Why You Should Be a Leader

By Williams, Art | The Saturday Evening Post, January-February 1984 | Go to article overview

Why You Should Be a Leader


Williams, Art, The Saturday Evening Post


If you've paused to see what this article's about, read on. You've already proved that deep down you think you have leadership potential. And you do.

Everyone, regardless of his personal or business status, has an influence in other people's lives. How great your influence will be is entirely up to you.

I want to encourage you to think about that responsibility. A decision you make--or do not make--today could mean the difference in the direction of your life and the lives of a lot of other people. You can decide to stand back and let relationships go as they will--or you can decide to be a leader.

Leadership is one of the most misunderstood concepts in our society. I've found that most people believe that leaders are born, not made. Nothing could be further from the truth. Much of the reason for confusion is that, in our modern-day society, we've come to equate leadership with management--another, and totally different, concept.

Management is a science and can be taught right out of a textbook. Leadership is an art. It can be learned and developed, but only through action--in other words, the hard way.

The most vivid example of the difference between managers and leaders came from a gutsy U.S. naval officer interviewed recently on the "60 Minutes" TV show. "Managers manage things," she asserted, "leaders lead people." That, in a nutshell, is what is so important about the concept of leadership--people.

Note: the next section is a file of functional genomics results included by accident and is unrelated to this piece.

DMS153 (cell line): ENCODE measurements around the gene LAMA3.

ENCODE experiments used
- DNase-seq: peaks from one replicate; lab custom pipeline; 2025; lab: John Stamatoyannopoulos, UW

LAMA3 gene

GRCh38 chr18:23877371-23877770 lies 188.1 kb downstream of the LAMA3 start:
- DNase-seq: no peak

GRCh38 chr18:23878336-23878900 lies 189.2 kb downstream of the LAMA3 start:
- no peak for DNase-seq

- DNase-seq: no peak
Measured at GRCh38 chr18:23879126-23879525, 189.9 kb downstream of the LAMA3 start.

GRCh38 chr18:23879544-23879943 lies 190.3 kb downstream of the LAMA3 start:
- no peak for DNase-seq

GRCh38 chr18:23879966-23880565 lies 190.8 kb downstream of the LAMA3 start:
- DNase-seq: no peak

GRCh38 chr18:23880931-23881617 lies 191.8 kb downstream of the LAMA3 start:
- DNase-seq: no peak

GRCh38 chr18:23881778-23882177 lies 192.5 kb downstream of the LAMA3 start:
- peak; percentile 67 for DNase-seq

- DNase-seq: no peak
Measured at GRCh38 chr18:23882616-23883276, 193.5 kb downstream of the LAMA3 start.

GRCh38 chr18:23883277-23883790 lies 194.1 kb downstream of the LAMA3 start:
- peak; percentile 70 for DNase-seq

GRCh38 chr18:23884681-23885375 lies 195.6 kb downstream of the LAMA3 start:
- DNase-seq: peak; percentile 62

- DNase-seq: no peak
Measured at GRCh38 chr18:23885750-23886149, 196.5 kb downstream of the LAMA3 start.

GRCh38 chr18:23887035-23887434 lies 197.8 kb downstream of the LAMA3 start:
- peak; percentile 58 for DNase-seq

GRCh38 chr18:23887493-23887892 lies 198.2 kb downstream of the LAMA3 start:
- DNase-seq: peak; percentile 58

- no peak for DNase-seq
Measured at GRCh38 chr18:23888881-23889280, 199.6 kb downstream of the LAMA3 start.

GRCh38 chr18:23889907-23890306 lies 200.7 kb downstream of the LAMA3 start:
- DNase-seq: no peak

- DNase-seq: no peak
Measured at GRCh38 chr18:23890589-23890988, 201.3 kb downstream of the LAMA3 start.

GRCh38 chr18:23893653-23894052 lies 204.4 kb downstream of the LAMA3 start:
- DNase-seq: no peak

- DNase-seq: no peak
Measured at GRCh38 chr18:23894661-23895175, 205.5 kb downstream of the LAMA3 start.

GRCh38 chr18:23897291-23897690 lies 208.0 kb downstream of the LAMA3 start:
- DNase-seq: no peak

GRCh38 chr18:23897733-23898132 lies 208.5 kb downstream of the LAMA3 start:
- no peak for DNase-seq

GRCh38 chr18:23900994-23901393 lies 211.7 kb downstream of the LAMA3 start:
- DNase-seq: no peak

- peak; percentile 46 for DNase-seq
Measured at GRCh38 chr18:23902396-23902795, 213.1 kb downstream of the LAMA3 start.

People need leaders today more than ever before--when there seem to be fewer and fewer leaders around. There's a real storage of people to admire, to be inspired by and to emulate.

Now you're probably asking, "Me? I'm not a business tycoon. I don't have any opportunity to be a leader." But you're wrong. You don't have to hold a high position to be an effective leader.

Maybe you're not even involved in business. There's a vast world beyond the business community that includes a very large group of people. You may be involved in your neighborhood or community, you may coach a little-league team, be a PTA leader or a scoutmaster, teach Sunday School or lead a civic group.

One of the most obvious, and the most overlooked, examples of how you can provide critically needed leadership is in the home. Many parents today employ a surprising "hands off" policy with their children. In an attempt to be "modern" parents, they almost seem to be by-standers in their children's lives. It's so easy to be passive and take the path of least resistance. But parents who forgo the opportunity to help children learn lifelong values and attitudes also lose a rich opportunity to lead.

Leaders are, above all, examples, and maybe people just don't see themselves as potential examples for others.

That's where we make two basic mistakes. We tend to think that, to be leaders, we must also be saints. And we think we must dedicate ourselves to a task involving thousands of people. In truth, leaders are desperately needed in every walk of life, at every level of society--in every individual household. And the qualities that make a leader aren't charisma or power or wealth or genius.

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